Dell’s partnered with Canonical in 2007 was pretty exciting news. In my professional life I have spent close to half a million on computer hardware with the majority of it going to Dell. All my personal computers have always come from them as well. When I decided to get myself a new laptop, I went to straight to Dell.ca/ubuntu to pick out my dream machine.
After a little poking around I realised that they only sell Ubuntu on the low end machines. At the time (almost a year and a half ago now) they sold Ubuntu preinstalled on at least one desktop machine and on maybe three different laptops. Their best one was the lowest end of the XPS line and had very few customisation options.
While I really wanted to buy a system with Ubuntu preinstalled so Dell would know that a market for this stuff actually exists, I also knew I would be doing myself a disservice by buying something less powerful than I needed. After agonising over it I bit the bullet and bought the top of the range XPS with most of the bells and whistles… and Windows Vista.
Looking again, Dell seems to have reduced even that meagre offering and is now only offering Ubuntu preinstalled on the Dell mini netbook and a low-end Inspiron laptop. Aside from the fact that Ubuntu is almost impossible find for anyone not typing in the URL directly, the worst part is the Inspiron 15 with Ubuntu is $579 while the Inspiron 15 with Windows 7 is $569. Perhaps I’m old fashioned, but a computer with a $110 copy of Windows 7 on it should be more expensive than one without. It would be nice if one of the most obvious benefits of Linux were a little more obvious in the pricing. For a partner, Dell seems to have some funny ideas about what will help Ubuntu sell well.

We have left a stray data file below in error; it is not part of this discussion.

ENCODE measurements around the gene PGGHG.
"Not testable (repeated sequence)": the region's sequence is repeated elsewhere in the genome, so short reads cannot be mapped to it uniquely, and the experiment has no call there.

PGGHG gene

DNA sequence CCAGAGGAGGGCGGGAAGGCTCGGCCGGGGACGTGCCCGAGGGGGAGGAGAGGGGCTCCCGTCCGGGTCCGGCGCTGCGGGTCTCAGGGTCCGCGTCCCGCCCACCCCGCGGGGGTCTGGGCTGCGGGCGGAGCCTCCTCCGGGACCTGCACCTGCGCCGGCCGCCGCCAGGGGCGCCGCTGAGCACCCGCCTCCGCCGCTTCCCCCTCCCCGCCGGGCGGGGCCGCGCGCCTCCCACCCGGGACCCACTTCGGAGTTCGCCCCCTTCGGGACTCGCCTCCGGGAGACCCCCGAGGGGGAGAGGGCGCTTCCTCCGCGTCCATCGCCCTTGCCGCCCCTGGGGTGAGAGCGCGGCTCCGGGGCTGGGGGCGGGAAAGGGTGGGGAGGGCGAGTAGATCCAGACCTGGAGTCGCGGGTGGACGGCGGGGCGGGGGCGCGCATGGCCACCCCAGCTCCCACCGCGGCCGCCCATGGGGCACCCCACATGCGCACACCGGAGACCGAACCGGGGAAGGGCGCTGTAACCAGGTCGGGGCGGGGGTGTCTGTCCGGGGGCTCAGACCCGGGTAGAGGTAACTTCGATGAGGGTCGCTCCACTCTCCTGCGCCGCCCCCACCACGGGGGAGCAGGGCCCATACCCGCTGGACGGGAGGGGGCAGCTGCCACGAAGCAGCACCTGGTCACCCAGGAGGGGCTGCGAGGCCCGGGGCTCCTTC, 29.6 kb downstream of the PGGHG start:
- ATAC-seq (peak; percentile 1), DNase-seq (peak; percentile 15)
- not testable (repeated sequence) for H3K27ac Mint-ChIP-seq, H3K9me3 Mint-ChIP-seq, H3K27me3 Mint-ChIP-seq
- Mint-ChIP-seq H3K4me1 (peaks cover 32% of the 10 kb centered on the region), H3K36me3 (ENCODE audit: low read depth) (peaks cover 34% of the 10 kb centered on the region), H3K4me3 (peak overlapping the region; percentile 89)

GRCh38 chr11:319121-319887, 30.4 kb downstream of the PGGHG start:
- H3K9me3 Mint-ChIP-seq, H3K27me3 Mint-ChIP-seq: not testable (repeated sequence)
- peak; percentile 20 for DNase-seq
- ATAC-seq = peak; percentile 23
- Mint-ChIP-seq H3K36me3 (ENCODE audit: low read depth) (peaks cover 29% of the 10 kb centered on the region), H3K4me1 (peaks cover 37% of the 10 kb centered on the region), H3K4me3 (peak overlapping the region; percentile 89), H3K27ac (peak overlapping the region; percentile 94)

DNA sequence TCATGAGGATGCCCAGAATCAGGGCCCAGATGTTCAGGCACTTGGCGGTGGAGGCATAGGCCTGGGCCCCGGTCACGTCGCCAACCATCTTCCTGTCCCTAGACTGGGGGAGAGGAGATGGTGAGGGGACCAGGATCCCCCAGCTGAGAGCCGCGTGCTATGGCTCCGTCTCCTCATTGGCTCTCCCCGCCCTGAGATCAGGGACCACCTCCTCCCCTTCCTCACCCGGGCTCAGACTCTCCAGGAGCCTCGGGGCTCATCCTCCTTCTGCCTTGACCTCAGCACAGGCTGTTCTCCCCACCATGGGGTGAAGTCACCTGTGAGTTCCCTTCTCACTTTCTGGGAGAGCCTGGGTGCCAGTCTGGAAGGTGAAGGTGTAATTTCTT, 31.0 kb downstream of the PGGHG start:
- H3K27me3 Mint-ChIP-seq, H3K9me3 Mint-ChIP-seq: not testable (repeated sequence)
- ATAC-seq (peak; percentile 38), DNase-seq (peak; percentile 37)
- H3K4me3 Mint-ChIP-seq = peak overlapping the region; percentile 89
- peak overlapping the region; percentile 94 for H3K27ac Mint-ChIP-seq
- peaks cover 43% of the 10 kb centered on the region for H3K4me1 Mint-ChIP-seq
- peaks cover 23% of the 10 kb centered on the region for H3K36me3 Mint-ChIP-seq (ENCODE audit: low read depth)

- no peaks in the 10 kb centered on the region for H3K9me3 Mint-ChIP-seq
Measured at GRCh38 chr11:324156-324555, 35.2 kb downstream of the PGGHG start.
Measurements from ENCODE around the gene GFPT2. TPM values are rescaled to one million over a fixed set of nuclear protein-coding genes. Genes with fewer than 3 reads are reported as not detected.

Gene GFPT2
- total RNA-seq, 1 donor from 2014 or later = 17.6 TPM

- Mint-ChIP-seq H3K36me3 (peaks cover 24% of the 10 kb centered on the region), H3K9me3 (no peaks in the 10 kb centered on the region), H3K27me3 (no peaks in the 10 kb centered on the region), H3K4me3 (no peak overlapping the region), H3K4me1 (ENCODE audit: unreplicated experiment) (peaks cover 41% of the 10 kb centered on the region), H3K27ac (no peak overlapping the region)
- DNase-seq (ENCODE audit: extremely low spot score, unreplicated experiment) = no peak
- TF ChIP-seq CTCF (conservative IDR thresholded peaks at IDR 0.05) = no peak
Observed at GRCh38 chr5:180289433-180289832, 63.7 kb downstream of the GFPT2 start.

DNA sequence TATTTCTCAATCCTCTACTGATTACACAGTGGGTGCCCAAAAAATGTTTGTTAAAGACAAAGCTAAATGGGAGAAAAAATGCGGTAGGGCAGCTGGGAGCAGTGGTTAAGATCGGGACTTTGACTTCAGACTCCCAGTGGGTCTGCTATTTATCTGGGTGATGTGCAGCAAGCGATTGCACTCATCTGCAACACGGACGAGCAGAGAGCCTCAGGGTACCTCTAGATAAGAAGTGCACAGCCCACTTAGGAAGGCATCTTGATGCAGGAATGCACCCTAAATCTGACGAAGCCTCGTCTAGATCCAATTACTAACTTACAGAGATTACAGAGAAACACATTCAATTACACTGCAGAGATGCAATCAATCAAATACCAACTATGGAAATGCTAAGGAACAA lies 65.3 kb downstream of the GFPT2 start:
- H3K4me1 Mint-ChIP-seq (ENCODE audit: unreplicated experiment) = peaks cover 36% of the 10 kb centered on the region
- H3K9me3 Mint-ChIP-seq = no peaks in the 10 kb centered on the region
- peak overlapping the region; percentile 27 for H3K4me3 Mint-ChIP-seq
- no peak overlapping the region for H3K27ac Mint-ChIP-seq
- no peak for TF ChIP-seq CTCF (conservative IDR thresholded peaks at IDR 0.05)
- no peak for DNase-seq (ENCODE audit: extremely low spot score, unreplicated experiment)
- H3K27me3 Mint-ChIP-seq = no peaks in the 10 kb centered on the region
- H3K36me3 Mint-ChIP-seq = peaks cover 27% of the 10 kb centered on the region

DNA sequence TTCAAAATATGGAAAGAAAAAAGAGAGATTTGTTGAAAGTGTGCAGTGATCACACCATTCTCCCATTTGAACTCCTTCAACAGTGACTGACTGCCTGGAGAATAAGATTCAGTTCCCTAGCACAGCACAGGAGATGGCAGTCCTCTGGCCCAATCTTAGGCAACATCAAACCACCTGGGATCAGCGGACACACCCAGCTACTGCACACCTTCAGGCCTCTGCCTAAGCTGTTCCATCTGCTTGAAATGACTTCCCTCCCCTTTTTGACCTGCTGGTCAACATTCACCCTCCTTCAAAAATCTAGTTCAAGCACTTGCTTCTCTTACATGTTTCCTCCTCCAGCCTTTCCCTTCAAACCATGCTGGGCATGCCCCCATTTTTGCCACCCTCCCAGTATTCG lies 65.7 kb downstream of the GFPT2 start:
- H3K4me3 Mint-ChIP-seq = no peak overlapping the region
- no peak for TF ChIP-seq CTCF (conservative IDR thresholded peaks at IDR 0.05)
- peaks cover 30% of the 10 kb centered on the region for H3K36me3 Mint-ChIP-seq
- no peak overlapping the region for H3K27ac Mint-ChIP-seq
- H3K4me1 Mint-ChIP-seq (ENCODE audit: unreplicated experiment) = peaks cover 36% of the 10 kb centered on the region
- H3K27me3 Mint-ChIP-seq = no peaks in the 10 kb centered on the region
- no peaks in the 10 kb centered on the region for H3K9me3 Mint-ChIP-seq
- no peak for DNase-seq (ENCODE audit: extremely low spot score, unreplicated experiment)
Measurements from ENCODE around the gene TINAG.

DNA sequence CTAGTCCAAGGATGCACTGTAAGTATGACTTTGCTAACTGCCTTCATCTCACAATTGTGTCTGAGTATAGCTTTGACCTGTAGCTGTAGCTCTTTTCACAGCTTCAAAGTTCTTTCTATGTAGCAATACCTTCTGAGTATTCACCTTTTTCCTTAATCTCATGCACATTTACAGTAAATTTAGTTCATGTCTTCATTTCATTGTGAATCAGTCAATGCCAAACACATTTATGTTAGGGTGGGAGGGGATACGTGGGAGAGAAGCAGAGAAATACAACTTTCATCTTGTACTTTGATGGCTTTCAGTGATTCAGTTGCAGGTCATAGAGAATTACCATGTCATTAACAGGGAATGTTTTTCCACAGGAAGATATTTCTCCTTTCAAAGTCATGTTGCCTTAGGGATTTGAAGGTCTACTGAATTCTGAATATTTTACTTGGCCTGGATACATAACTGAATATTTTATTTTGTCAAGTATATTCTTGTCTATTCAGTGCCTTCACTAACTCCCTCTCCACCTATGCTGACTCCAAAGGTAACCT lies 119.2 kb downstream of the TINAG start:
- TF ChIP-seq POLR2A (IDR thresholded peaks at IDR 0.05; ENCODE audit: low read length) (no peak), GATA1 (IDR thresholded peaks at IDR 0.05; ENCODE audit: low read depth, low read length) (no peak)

While I believe Dell was correct in sensing that there is a market out there, and gutsy enough to try it out, its Ubuntu offerings seem to be languishing. Partly its pricing silliness and poor marketing but mostly it seems like they are misreading the market. Its been my experience that Linux users don’t buy low end hardware. Low end hardware in the Linux community seems to be something that is either gifted or salvaged, not something you purchase. When purchasing, its mid range to high end systems they are after. With that in mind, I can’t help but feel that Dell has missed the mark with their offering.
I suspect they missed it for the same reason most other companies still think there is no money to be made in the Linux world; there’s very little data. While Canonical is starting to gather a little data for their servers, I think the desktop probably needs it more. Perhaps its time for an Ubuntu version of the Steam Hardware Survey. Maybe they should consider some demographic surveys as well. I think its time we find out big the GNU dollar is.
I think this needs to happen before companies fall prey to a self fulfilling prophecy; Offer a product blindly, receive an underwhelming response, and conclude that there really is no money to be made from the 12 million+ Ubuntu machines and the unknown number of users of other distros. This kind of data would be invaluable not only to developers considering a Linux version of an existing program, but also to partners like Dell who just seem to need a bit of a nudge in the right direction.
What say you Canonical?